Quicksort is not only a popular question in many code interviews – asked by Google, Facebook, and Amazon – but also a practical sorting algorithm that is fast, concise, and readable. Because of its beauty, you won’t find many introductions to algorithms that don’t discuss the Quicksort algorithm.
As you read the short article, feel free to play the following explainer video where I’ll guide you through the code:
Now, let’s go into the Quicksort algorithm!
Quick Long Version
If you’re just looking for the code right away, I suggest you copy&paste the following code—a concise and efficient Quicksort implementation without all the fluff:
def quicksort(my_list): # recursion base case - empty list if not my_list: return  # first element is pivot pivot = my_list # break up problem smaller = [x for x in my_list[1:] if x < pivot] greater = [x for x in my_list[1:] if x >= pivot] # recursively solve problem and recombine solutions return quicksort(smaller) + [pivot] + quicksort(greater) print(quicksort([4, 4, 3, 2, 1, 8, 9])) # [1, 2, 3, 4, 4, 8, 9] print(quicksort(['Alice', 'Carl', 'Bob'])) # ['Alice', 'Bob', 'Carl']
The remaining article will dive into the code and provide you some additional understanding of the algorithm.
Quicksort Algorithm Idea
Quicksort sorts a list by recursively dividing the big problem (sorting one big list) into smaller problems (sorting two smaller lists) and combining the solutions from the smaller problems in a way that solves the big problem.
In order to solve each smaller problem, the same strategy is used recursively: the smaller problems are divided into even smaller subproblems, solved separately, and combined. Because of this strategy, Quicksort belongs to the class of “Divide and Conquer” algorithms.
The main idea of Quicksort is to select a pivot element and then place all elements that are greater than or equal to the pivot element to the right and all elements that are smaller than the pivot element to the left.
💡 Now, you have divided the big problem of sorting the list into two smaller subproblems: (1) sorting the right and (2) sorting the left partition of the list.
What you do now is to repeat this procedure recursively until you obtain a list with zero elements. This list is already sorted, so the recursion terminates.
The following Figure shows the Quicksort algorithm in action:
Let’s dive into the code — a simple one-liner solution will do! 🙂
Quicksort Python Code
Problem Formulation: Create a function
q that implements the Quicksort algorithm in a single line of Python code by sorting and returning any argument specified as a list of integers.
Solution: The following one-liner solution for the Quicksort algorithm uses recursion to solve this problem.
## The Data unsorted = [33, 2, 3, 45, 6, 54, 33] ## The Quicksort One-Liner q = lambda l: q([x for x in l[1:] if x <= l]) + [l] + q([x for x in l if x > l]) if l else  ## The Result print(q(unsorted))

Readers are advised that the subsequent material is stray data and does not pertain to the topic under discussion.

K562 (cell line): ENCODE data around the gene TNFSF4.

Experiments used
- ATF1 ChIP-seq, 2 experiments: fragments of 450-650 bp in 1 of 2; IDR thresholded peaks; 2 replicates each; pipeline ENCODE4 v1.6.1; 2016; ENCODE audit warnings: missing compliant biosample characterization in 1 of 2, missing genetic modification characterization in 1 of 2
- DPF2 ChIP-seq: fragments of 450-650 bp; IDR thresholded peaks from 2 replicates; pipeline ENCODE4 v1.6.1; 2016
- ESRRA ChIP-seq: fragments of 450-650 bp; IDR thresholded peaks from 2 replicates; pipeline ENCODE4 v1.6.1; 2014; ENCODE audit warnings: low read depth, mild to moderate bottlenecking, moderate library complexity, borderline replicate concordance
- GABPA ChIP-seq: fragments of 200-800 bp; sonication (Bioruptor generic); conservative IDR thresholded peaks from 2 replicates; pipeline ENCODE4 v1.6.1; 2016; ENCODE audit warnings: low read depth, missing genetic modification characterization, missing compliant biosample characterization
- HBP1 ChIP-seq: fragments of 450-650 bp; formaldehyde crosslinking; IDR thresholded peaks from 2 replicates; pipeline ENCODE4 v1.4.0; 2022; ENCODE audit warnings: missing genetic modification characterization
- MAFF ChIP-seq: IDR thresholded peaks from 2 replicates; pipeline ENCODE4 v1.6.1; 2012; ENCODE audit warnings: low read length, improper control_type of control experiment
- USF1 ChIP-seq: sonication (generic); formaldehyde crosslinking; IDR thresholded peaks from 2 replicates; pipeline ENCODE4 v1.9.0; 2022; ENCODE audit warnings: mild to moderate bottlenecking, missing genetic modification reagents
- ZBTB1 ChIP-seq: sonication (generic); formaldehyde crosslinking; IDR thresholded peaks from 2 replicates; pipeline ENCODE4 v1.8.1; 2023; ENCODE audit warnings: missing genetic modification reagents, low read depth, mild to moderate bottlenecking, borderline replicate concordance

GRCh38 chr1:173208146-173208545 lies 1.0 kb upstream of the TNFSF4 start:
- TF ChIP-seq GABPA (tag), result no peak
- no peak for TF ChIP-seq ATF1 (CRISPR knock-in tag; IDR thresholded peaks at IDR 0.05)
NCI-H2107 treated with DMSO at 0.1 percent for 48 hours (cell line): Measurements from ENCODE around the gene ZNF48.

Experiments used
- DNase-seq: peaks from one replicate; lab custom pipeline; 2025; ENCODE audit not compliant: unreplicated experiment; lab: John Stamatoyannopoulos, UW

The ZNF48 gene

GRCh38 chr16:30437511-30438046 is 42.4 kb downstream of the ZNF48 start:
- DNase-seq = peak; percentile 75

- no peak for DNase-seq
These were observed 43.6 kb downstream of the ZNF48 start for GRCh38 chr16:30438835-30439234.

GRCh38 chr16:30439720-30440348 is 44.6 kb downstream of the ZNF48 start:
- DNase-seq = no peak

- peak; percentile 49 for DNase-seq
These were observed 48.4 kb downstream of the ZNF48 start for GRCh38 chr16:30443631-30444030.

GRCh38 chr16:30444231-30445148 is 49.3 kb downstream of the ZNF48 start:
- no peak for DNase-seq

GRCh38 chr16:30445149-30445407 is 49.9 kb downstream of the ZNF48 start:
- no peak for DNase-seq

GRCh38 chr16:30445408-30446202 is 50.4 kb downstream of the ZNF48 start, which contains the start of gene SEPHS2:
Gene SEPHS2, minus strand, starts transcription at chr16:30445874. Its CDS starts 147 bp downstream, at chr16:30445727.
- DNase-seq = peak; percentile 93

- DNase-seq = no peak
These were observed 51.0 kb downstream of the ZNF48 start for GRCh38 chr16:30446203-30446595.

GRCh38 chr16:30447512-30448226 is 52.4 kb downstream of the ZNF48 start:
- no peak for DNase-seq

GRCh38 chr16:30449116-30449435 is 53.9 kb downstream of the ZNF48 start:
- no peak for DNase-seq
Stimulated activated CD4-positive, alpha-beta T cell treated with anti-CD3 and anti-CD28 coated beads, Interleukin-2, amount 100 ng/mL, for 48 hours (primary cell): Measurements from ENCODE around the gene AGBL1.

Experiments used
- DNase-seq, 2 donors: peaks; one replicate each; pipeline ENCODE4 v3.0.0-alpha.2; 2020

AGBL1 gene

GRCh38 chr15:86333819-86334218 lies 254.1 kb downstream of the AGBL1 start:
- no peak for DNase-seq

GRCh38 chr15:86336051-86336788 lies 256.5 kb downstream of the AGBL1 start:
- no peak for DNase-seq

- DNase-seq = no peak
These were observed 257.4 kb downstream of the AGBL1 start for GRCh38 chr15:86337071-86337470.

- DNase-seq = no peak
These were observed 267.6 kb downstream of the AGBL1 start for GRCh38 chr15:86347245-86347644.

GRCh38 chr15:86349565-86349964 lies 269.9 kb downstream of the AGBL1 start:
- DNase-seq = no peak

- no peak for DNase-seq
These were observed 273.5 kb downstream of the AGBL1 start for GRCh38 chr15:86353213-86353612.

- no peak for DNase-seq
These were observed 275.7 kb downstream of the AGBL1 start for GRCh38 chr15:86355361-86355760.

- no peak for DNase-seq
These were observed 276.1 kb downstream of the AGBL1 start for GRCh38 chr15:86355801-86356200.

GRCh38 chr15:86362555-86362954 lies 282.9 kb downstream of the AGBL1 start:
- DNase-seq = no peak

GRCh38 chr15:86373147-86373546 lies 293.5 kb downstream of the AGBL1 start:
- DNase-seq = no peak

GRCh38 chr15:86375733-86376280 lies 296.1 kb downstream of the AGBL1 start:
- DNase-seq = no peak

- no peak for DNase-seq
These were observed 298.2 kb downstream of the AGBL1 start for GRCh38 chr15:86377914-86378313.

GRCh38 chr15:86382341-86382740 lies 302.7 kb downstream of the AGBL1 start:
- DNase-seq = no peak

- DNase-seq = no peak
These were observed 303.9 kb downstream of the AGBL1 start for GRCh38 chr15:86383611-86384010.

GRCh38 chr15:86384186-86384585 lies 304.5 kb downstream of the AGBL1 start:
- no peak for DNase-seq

How It Works – Quicksort Code Explanation
We have already discussed the recursive Quicksort algorithm above. The one-liner resembles exactly the discussed algorithm. First, we create a new lambda function
q which takes only one list argument
The lambda function has the following structure:
lambda l: q(left) + pivot + q(right) if l else 
The lambda function returns the empty list
 in the recursion base case (that is – the list to be sorted is empty and, therefore, trivially sorted).
In any other case, it selects the pivot element as the first element of list
l, divides all elements into two sublists (
right) based on whether they are smaller or larger than the pivot. To achieve this, we use simple list comprehension. You can watch our explainer video if you need a quick refresher:
As the two sublists are not necessarily sorted, we recursively execute the Quicksort algorithm on them. Finally, we combine all three lists and return the sorted list.
Therefore, the result is:
## The Result print(q(unsorted)) # [2, 3, 6, 33, 33, 45, 54]
Quicksort Instagram Summary
If you just want to get a quick idea of how to do it in more than one line, check out this Instagram post (swipe right):
Where to Go From Here?
When a master coder looks at a snippet of source code such as the above ones, the meaning of the code pops into their head within seconds.
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While working as a researcher in distributed systems, Dr. Christian Mayer found his love for teaching computer science students.
To help students reach higher levels of Python success, he founded the programming education website Finxter.com. He’s author of the popular programming book Python One-Liners (NoStarch 2020), coauthor of the Coffee Break Python series of self-published books, computer science enthusiast, freelancer, and owner of one of the top 10 largest Python blogs worldwide.
His passions are writing, reading, and coding. But his greatest passion is to serve aspiring coders through Finxter and help them to boost their skills. You can join his free email academy here.